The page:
Honestly I am quite glad that I was a midwife and doctor for years before becoming a parent.  What I had to share was truly about giving my families objective counsel without judgement, rather than feeling compelled to compare to it my own experience.   I have had to opportunity to see nearly every type of pregnancy, every kind of birth experience, and practically every variation of postpartum and breastfeeding experience.   I am incredibly grateful for these experiences and the families that provided them because they have actually made me a better mother. 

I know how many ways it can go, and so I was prepared for pretty much anything.  I could let go and let life unfold as it would, and just follow my own advice.  I made sure I had help when I  needed it, and wasn’t afraid to ask.  I rested a lot, I ate a lot (and still do!), and am not afraid to take care of myself because what I am doing is hard work.  And I happen to be incredibly well-trained in sleep deprivation!  Having seen the wide variety in kids, parents, and experiences has allowed me to let go of the ‘right way’, pay more attention to Rohan’s way, and simply be in love.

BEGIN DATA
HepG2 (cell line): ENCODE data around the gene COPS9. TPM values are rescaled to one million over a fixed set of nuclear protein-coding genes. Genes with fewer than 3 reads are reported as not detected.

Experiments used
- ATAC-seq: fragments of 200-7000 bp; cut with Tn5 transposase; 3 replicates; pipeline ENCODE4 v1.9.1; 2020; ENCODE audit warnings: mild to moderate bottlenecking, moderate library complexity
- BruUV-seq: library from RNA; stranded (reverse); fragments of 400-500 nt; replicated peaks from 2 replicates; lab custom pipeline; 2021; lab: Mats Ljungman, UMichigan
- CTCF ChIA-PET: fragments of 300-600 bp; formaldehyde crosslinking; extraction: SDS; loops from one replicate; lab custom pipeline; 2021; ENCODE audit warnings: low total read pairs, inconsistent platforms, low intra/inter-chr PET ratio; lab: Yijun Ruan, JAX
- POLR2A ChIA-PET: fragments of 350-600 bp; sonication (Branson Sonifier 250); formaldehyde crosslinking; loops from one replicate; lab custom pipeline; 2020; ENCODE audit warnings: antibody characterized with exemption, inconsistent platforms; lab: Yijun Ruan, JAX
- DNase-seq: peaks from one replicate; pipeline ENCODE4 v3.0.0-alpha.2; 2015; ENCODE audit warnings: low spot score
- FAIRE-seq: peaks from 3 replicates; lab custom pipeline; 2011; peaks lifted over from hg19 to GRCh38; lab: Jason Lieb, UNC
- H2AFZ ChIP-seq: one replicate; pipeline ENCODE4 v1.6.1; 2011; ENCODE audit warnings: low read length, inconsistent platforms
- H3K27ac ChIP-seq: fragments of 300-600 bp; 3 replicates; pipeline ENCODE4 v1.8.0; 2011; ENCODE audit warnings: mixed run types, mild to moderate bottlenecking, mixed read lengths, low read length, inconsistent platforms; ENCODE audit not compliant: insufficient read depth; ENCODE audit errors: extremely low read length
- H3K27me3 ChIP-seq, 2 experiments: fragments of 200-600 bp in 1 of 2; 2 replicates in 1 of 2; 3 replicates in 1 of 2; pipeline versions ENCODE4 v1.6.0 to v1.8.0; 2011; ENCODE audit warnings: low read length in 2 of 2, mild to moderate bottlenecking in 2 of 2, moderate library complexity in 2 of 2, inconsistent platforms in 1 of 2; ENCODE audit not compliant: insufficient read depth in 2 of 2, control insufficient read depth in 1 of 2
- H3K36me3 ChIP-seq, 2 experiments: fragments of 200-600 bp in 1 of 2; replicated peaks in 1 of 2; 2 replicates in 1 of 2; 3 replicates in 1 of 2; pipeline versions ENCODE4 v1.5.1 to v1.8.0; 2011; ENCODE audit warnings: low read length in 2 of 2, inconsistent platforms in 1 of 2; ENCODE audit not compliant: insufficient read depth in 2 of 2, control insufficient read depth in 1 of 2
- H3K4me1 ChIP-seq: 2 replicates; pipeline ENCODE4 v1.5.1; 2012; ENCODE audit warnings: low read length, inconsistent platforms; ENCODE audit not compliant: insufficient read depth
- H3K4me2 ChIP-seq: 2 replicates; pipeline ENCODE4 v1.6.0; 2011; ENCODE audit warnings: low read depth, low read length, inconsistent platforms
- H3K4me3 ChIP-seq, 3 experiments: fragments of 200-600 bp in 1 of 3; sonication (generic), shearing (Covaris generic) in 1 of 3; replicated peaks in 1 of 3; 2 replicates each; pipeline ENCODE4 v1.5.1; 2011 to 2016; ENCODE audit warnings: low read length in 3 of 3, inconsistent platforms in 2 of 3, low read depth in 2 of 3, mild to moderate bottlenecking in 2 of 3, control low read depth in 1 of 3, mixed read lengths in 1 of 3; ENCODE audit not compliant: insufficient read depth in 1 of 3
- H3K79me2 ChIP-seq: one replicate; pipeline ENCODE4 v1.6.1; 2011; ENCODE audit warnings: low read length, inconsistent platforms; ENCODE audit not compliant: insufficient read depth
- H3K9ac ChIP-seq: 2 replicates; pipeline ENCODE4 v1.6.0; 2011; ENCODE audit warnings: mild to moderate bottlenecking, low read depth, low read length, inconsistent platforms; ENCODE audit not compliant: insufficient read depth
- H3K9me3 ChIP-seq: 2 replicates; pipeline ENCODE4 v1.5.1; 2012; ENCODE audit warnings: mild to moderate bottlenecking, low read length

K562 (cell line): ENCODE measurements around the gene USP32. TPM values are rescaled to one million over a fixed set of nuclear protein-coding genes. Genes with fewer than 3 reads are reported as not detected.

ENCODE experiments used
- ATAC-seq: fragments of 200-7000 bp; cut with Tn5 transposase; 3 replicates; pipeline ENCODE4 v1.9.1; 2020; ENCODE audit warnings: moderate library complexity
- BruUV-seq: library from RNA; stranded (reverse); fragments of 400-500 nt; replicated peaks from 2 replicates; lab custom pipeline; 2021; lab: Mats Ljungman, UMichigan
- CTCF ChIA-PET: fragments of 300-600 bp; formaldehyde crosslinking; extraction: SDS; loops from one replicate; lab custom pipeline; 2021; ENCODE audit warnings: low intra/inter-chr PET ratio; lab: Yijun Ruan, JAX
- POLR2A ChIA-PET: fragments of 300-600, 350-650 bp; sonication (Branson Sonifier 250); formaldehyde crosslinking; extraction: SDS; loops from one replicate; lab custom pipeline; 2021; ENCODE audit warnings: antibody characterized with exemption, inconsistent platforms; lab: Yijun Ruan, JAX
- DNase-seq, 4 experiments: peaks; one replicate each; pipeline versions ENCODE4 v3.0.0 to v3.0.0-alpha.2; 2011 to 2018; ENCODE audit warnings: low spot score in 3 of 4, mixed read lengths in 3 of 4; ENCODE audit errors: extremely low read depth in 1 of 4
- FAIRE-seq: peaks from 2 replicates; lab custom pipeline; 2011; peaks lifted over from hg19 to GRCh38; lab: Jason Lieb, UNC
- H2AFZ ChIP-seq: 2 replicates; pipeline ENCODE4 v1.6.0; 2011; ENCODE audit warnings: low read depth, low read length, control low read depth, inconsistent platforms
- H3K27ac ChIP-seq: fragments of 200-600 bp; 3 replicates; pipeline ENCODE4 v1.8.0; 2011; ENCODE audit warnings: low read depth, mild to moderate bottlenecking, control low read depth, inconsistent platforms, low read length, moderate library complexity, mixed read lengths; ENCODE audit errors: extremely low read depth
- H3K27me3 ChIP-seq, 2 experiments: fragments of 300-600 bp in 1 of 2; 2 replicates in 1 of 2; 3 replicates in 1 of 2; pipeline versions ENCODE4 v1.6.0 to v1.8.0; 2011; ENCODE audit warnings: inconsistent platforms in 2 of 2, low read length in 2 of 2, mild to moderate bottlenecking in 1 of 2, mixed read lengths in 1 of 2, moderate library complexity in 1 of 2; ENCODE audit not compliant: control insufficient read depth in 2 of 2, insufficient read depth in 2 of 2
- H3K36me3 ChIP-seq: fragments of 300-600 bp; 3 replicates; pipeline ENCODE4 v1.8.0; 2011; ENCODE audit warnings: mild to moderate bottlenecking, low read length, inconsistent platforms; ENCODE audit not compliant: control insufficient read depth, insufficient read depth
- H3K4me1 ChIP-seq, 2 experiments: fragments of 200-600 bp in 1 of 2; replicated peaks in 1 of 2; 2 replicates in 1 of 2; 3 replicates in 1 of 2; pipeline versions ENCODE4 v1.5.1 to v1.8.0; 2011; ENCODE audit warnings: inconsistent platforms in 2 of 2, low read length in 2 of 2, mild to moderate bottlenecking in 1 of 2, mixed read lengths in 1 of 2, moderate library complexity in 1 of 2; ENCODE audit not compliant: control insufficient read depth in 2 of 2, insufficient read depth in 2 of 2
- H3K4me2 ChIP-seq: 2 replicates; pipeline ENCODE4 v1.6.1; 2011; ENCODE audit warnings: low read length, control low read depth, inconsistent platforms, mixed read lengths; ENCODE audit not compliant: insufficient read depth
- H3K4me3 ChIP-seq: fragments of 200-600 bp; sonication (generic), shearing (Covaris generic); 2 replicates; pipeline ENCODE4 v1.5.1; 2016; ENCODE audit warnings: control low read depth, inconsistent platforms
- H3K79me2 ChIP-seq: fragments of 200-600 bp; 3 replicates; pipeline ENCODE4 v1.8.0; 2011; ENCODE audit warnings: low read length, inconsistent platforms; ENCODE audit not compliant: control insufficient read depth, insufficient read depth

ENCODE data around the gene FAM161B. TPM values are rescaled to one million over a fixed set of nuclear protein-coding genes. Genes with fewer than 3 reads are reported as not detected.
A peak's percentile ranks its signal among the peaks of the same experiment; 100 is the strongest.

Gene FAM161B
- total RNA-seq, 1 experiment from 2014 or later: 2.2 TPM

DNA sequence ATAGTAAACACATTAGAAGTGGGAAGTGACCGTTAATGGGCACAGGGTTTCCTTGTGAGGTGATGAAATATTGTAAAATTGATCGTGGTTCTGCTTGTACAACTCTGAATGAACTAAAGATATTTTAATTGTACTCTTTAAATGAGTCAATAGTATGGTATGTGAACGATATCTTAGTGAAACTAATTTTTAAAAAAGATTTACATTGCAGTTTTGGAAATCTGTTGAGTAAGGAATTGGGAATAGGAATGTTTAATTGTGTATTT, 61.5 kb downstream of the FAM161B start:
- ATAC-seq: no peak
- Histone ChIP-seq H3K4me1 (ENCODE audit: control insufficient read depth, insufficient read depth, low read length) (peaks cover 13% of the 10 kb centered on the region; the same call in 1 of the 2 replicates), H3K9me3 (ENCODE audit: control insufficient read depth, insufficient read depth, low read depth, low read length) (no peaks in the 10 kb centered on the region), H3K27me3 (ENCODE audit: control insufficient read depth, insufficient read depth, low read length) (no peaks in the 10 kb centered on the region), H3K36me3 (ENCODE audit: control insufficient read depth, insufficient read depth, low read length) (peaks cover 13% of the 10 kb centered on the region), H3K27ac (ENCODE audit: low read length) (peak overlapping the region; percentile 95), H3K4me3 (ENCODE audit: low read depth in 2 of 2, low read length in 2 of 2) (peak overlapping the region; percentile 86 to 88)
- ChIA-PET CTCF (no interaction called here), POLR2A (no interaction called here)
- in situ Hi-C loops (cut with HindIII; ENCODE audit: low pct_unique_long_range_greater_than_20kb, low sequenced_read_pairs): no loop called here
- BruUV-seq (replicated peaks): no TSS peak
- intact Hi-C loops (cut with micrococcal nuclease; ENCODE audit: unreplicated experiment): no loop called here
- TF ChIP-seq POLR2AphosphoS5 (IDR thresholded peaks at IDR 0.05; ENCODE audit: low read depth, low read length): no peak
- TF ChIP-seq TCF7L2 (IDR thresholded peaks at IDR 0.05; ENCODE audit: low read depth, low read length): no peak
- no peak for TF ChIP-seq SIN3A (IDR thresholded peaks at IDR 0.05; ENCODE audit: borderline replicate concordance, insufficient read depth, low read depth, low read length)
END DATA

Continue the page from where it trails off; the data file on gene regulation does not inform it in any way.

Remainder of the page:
Quite frankly, I owe all of the families in my care a debt of gratitude for all that you have taught me about being a momma naturopathic midwife.  Thank you! 

Now, ask me how I do when he has his first fever or bout of diarrhea and vomiting…

Labor vs. Marathon

I spend a lot of time with women in visits talking about their overall health, nutrition, and exercise- and how important all three are in terms of healthy pregnancy, birth, postpartum, and lactation.  What I see is that women who keep their bodies healthy inside and out tend to have smoother, healthier pregnancies and postpartum recoveries. 

However, in terms of the labor, it’s hard to prepare for what it will be like.  Being healthier gives you more stamina and strength, but it doesn’t mean you will get an easier, faster, or more straightforward labor.  A lot of that depends on babies, their position and readiness to be born.  It also depends on your bones, your genetics, your mindset about pain and labor, how much support you have, or how safe you feel. 

Still, when it’s hard (and labor is generally hard work, hence the term ‘labor’), a fit and healthy person withstands that intensity biochemically, mentally, and emotionally quite beautifully.  In pregnancy, it doesn’t hurt to approach the preparation for labor a bit like preparing for an athletic event, as you will need the physical, mental, and emotional fortitude that it brings. 

So I thought I would share this link to a blog written by an elite marathoner, Kara Goucher, on her adventures as a new parent and her answer to the question: “Which one is harder- a marathon or labor?”: http://karagoucher.competitor.com/2010/10/01/labor-definitely-labor/